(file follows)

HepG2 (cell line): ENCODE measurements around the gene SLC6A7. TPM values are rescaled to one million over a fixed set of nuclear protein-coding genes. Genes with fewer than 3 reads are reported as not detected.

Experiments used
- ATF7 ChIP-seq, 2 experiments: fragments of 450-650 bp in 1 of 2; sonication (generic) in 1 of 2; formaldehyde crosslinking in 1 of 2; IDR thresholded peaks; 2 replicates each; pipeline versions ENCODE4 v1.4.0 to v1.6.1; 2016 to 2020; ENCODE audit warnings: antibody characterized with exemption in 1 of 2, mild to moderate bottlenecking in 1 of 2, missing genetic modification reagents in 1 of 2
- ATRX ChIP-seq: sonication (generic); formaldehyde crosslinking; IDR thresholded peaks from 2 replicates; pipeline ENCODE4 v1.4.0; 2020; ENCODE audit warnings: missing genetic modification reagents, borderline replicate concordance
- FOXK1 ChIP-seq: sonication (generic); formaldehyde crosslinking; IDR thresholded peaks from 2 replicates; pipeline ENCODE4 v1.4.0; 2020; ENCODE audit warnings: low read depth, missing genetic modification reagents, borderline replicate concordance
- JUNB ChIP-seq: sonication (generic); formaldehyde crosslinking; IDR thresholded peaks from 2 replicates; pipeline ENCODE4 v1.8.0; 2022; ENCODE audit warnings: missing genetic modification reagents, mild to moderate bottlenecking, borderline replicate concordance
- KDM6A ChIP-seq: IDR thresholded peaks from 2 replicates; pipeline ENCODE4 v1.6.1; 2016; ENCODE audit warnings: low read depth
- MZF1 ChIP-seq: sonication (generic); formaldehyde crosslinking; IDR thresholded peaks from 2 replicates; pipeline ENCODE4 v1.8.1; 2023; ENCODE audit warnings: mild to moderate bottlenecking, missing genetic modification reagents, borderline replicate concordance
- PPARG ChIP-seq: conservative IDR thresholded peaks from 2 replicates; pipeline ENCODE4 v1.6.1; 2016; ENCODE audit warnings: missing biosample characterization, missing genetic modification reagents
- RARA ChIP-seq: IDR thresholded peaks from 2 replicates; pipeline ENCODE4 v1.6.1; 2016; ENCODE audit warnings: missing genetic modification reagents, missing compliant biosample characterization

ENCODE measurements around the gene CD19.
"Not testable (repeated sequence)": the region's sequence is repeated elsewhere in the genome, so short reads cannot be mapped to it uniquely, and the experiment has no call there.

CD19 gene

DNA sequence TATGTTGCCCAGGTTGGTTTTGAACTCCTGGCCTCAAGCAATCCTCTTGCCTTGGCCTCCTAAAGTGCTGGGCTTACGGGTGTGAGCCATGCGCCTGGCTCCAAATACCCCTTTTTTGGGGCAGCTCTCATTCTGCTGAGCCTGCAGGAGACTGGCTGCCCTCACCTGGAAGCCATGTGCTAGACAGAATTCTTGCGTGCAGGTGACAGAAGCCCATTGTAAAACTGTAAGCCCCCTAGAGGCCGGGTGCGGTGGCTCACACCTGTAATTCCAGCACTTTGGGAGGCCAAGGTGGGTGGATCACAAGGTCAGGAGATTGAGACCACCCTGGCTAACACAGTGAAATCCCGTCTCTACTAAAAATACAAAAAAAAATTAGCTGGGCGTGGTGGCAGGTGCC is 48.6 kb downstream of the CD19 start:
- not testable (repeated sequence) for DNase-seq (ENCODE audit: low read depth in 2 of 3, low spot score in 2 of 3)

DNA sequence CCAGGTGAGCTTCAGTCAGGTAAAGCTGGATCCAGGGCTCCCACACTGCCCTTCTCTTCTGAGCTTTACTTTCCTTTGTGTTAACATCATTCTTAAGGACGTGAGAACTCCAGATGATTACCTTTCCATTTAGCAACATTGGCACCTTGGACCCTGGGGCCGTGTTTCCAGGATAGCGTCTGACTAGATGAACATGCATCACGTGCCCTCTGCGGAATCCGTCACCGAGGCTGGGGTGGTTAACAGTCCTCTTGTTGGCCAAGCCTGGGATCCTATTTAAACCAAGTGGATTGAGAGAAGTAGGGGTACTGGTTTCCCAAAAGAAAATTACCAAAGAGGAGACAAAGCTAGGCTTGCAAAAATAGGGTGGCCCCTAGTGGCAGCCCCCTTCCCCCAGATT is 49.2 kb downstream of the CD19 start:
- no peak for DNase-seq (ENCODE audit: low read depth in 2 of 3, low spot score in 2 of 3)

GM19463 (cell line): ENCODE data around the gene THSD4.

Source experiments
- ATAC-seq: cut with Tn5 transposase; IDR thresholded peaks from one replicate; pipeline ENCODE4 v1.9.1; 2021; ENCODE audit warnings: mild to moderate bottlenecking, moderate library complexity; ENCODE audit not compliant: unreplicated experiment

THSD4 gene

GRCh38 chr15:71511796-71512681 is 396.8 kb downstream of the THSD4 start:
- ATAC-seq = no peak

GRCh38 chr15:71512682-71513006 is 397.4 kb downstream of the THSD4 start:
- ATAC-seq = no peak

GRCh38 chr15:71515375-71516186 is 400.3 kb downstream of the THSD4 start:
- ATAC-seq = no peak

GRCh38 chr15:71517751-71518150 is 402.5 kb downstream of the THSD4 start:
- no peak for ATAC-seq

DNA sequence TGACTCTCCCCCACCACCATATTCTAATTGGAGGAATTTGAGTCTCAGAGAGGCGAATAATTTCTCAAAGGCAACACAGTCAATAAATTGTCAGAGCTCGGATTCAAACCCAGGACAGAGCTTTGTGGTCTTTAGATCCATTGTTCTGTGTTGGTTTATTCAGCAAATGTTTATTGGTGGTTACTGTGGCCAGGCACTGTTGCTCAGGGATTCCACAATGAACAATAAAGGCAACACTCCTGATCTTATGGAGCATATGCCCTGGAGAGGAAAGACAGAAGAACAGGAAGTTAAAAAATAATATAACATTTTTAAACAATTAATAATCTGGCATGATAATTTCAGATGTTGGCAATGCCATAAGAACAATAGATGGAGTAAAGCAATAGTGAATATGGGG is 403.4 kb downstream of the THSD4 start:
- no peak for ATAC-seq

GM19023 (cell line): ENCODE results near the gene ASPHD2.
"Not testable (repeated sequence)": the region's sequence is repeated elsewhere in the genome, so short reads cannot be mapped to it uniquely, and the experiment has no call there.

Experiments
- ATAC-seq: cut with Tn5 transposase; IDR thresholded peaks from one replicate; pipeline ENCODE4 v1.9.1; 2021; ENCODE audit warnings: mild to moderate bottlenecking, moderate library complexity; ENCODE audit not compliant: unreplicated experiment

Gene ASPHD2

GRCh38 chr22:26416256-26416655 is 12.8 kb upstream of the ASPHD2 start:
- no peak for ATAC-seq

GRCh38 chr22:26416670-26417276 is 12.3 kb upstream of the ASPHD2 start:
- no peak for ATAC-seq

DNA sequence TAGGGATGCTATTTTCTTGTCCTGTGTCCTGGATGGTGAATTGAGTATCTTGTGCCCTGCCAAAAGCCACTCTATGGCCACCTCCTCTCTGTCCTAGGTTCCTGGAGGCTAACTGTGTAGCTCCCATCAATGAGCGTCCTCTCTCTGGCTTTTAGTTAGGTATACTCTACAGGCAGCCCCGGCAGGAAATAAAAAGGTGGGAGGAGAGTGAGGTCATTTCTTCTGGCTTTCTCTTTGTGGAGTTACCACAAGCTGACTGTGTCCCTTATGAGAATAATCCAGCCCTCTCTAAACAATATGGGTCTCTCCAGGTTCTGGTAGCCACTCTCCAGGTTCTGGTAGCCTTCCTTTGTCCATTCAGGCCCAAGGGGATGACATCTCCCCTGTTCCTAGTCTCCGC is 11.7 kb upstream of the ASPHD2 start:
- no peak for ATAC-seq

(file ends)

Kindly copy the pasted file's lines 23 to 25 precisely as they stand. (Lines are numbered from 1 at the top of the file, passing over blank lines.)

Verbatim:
- ATAC-seq = no peak

GRCh38 chr15:71512682-71513006 is 397.4 kb downstream of the THSD4 start:
- ATAC-seq = no peak